Roi and Kim scramble away wildly from the tree to a clear spot, hauling along the poor blue-feathered creature like a sack of rags, trying to support her head, heedless of how her arms dangle. They get her laid out where Dance’s tree is unlikely to fall over onto her, and Roi gets a wild look at her vitals–hell, she’s alive, no major bleeding, no broken bones, although there’s some nasty cuts, and six odd punctures on her arms, and her heartrate is okay. Girl-shaped in all kinds of nice ways, breathing okay, with that odd sad neglected look of somebody who hasn’t been taking care of themselves or eating much for quite awhile before the storm. The look that gets “manic-depressive, will run away into traffic,” slapped on it by EMT and ER staff.
Thinking this is quite odd, because her eyebrows are rows of blue downy feathers, and her chest is covered in ranks of down. Yep, here’s a more birdlike sign of distress–some of the breast feathers have been plucked painfully away over time, leaving bald patches and some scarring. If the longer feathers on her forearms didn’t give away the lab-built hybrid nature of the poor thing, it’s betrayed by the fact she has perfectly ordinary mammalian breasts, with nipples, under the disordered ranks of feathers. Somebody’s fantasy babe, no doubt of it, and it’s just sad. This is exactly like handling somebody’s pathetic little sister after a car wreck, not sexy in the least.
Kim helps him turn her gently to look for injuries, and then roll her onto her side, and then he goes back to standing guard. Roi tucks Estelle’s clothes back around her as best he can. The clothes are not in good shape, but the girl with the gorgeous feathers for hair is okay for now. Then he gets the jacket up over her head, shading her eyes, but not wrapped tight.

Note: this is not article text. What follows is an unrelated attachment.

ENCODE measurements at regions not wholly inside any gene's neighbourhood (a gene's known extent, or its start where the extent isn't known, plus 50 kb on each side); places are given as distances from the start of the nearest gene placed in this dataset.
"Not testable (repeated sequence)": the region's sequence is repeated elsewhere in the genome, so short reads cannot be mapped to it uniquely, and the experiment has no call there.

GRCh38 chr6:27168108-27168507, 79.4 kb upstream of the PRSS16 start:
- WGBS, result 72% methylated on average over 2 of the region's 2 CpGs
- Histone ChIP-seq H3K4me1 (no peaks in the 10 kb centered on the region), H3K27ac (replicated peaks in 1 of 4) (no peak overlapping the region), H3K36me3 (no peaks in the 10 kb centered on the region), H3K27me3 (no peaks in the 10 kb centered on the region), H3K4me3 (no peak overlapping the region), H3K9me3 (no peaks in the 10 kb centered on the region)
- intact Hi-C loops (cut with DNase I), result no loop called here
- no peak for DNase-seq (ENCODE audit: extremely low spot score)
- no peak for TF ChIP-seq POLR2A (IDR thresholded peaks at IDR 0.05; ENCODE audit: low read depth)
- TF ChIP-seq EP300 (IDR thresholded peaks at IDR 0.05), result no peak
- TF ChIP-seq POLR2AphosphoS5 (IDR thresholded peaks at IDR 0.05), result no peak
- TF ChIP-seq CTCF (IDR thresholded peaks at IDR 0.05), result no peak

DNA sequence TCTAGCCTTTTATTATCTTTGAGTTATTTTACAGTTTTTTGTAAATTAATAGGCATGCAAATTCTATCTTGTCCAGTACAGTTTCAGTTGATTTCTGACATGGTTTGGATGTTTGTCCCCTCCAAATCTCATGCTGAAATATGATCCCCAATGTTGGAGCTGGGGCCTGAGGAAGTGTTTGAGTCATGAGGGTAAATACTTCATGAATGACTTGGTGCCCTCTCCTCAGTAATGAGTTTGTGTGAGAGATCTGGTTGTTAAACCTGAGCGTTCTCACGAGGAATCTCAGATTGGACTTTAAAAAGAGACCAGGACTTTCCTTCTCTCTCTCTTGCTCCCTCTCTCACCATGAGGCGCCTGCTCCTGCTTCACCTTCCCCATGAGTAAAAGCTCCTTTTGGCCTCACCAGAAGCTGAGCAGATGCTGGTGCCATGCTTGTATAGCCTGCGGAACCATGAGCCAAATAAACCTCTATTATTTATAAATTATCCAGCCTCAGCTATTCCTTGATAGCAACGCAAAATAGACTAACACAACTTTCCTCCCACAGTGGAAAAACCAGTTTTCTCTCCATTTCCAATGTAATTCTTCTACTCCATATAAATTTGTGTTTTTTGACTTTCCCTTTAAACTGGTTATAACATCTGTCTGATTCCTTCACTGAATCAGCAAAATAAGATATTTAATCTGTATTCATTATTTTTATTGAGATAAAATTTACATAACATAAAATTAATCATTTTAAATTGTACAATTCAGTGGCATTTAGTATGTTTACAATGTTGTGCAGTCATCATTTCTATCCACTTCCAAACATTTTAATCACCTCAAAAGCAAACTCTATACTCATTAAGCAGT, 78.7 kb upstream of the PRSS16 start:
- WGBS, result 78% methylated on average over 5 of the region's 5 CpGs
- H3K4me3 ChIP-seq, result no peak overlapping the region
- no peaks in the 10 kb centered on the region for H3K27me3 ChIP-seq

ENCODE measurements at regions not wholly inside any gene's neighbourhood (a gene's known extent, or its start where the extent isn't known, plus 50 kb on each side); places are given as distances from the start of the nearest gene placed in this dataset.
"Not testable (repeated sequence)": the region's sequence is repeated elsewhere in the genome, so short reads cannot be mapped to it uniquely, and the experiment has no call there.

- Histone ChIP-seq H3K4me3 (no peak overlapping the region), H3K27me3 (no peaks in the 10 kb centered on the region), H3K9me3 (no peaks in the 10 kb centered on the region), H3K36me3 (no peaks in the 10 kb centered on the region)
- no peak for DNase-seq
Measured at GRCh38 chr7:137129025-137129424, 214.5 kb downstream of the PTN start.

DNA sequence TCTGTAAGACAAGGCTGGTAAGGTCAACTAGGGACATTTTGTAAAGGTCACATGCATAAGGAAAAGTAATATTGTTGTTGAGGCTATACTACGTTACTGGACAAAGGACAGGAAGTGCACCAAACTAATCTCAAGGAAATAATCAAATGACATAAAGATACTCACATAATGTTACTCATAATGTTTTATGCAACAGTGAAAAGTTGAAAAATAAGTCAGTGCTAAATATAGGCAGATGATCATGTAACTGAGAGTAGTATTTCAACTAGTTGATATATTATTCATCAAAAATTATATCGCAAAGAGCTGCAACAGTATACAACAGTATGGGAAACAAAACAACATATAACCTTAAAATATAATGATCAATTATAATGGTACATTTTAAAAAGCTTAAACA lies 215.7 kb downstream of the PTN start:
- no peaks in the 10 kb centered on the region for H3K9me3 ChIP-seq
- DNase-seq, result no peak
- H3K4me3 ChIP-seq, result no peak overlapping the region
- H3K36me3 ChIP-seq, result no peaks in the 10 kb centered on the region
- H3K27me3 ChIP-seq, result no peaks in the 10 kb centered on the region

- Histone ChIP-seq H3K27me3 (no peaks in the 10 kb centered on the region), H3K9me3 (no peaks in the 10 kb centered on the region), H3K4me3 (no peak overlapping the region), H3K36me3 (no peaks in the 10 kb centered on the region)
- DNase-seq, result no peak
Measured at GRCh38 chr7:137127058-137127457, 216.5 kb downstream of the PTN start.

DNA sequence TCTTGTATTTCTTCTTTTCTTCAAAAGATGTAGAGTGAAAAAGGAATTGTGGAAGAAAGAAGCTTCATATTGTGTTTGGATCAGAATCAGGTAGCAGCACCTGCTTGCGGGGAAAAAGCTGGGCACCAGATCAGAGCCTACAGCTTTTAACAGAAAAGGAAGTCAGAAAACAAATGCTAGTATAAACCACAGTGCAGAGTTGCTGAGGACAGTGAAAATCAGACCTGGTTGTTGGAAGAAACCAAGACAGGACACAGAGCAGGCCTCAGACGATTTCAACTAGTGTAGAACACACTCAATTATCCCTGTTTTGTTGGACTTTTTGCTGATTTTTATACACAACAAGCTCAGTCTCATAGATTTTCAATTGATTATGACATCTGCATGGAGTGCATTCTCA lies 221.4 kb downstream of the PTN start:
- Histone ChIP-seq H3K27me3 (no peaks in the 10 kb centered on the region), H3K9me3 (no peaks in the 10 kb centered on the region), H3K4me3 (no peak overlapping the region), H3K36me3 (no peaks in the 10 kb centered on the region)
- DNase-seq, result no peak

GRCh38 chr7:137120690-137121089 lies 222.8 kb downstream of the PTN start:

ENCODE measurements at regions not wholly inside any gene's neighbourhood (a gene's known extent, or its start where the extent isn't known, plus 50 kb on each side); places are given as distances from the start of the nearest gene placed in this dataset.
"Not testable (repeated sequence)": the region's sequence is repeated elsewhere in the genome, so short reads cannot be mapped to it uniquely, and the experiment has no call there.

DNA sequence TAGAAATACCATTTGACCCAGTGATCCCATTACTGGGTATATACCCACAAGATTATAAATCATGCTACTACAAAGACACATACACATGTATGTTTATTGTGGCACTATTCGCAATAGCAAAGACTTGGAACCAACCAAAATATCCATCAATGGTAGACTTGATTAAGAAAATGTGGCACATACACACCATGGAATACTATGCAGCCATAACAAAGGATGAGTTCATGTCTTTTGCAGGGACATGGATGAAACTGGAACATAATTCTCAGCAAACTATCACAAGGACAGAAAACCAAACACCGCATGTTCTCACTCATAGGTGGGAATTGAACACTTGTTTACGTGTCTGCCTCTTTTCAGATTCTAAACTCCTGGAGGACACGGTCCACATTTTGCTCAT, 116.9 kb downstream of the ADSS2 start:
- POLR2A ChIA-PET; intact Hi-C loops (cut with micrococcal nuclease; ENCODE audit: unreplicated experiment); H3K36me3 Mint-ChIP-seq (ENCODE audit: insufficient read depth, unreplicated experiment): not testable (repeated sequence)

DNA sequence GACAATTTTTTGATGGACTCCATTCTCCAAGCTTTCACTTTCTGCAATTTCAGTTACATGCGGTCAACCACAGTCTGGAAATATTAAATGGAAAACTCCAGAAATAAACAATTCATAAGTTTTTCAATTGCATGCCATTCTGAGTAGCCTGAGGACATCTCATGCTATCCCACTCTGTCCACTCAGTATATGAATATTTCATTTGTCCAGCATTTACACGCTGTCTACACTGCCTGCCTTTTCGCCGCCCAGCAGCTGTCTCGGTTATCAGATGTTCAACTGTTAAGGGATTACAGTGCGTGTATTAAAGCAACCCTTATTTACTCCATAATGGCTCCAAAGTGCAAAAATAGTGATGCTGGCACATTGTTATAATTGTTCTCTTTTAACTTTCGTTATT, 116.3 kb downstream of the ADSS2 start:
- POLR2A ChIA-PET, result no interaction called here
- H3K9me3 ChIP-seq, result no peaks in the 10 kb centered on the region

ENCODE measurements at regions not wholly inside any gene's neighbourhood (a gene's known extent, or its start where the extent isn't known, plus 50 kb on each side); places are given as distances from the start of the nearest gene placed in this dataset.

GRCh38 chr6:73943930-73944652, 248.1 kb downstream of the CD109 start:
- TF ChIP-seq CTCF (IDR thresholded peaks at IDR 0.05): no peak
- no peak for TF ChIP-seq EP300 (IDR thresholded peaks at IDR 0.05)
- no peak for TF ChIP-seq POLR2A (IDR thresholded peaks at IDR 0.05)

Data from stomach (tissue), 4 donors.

“Moving,” Kim says, and Roi looks up.
Streamers are pulling upward slowly, and they can see one of Dance’s hands laboriously grabbing and hauling in lengths of what looks like various sizes of those ribbons. The muscular rope-like tail has pulled upward and is busily moving around, tugging on things. “Ow, ow.”
The tree makes more of those noises.
“Are you snagged?” Roi asks.
“Yes, but this will fix itself, soon– there’s grunts. “–without care for myself–” And then the tail is whipping about, pushing things away. There’s a loud cracking-wood sound, and a huge chunk of tree is slowly falling, and the confused mylar bundle is riding it down. “–Fuck.”
“Need help?” Two reasons Roi isn’t racing towards the landing site– one is the bizarre creature sprawled there, getting its legs under it– human legs, with bare feet, bloody scrapes visible under the tattered remnants of black pants, — and the other is those damn bees, which are reforming just above Dance’s head. “What the fuck is with the bees?”